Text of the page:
Interest on Your Crypto Holdings: The Latest Insto Lure?
Posted by Colin Lambert. Last updated: February 8, 2021
There are, no doubt, myriad reasons for the huge leap in the value of cryptocurrencies, not least that institutions might finally be getting on board. That said, research from Flipside Crypto last year stated that just 2% of accounts owned 95% of bitcoin, so while that could indeed be a signal that larger accounts are coming in, it hardly suggests a broad adoption.
One factor behind the rise of crypto is undoubtedly cheap money, with at or near-zero interest rates continuing in the developed world, cash needs a home. Perhaps the big question for holders of bitcoin is what happens when, perhaps if, the age of easy money ends? Conservative institutions are more likely to settle for an increased return on their cash balances that play with fire, as so many see the crypto market.
The Full FX was interested, therefore, to see that Gemini, the crypto conglomerate founded by the Winklevoss twins, has launched a service that allows US account holders to earn interest on their crypto holdings. The firm says customers “could” earn up to 7.4% APY as interest is paid and compounded daily, although, quite reasonably, interest rates vary for different cryptocurrencies.
On one hand this move could be seen as a lure for institutional investors seeking to get returns on long term balances, but in reality this is likely to be a push to grab more retail investors. The deposits are not protected by the US’ Federal Deposit Insurance Scheme, and as such institutions are likely to shy away, this may be less of an obstacle for retail investors who have, after all, taken the leap into crypto and, probably, found it very rewarding.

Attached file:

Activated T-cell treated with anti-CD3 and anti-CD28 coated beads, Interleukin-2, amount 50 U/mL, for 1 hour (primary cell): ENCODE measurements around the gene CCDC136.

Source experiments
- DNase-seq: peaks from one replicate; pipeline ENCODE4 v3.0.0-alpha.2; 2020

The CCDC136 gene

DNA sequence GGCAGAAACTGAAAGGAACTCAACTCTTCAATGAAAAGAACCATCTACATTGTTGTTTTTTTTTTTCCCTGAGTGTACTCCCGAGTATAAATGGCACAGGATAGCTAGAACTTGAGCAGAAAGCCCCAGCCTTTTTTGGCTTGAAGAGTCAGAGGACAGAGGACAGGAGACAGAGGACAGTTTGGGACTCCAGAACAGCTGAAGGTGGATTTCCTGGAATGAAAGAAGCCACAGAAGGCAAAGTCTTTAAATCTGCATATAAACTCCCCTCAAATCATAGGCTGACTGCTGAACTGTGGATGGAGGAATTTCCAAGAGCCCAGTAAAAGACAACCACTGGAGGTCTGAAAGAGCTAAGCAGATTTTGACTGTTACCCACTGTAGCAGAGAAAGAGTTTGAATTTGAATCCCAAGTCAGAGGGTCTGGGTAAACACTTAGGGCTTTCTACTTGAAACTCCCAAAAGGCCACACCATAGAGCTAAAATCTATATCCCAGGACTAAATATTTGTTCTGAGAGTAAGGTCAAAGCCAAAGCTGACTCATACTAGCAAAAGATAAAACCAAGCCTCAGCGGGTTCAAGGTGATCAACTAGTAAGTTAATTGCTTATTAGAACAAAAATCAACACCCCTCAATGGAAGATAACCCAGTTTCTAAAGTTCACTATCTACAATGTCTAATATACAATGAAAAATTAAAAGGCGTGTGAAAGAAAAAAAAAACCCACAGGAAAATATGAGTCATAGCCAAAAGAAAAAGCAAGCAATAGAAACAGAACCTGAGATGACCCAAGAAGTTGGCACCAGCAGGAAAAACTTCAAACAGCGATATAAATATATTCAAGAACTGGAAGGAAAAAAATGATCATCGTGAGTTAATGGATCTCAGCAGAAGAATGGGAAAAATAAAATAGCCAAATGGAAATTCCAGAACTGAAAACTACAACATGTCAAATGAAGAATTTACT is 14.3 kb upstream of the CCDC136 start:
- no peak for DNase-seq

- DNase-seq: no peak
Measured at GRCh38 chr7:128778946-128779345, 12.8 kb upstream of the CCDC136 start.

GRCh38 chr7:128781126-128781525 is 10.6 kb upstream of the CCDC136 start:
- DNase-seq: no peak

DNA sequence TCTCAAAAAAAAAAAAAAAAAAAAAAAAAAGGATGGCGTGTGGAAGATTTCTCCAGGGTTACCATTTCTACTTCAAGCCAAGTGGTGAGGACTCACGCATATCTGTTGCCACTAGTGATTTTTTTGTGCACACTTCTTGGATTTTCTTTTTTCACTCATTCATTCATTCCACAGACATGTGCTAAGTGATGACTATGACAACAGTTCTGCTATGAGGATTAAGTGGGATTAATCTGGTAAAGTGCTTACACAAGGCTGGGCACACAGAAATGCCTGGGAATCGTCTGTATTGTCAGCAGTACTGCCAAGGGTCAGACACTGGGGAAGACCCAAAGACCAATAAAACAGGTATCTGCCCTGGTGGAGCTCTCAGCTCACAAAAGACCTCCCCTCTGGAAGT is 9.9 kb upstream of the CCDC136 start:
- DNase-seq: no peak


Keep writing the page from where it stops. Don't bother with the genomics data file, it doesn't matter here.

By becoming a deposit taking institution alongside its crypto lending vehicle, the question has to be, at what stage do the authorities start to look at, and move to further regulate, companies like Gemini as banks?
The challenge for the authorities will actually be very similar to those seeking to regulate the retail FX market. Several years ago the US started ramping up the regulatory requirements of retail brokers in that jurisdiction, indeed it was followed by other nations. The problem was, is, that not enough nations followed and those retail FX brokers who, to put it kindly, like a “light” regulatory touch, merely found a jurisdiction in which they could operate as before.
Crypto is, above, a global market, so while firms like Gemini, who have set out to build a full service crypto financial model, may be content to stay and be regulated, others with less lofty ambitions may shift. That means there will still be concerns about crypto market structure and behaviour within it, which in turn means the majority of institutions will continue to stay away – at least until their investors start asking why they don’t have even a small proportion of their money invested there.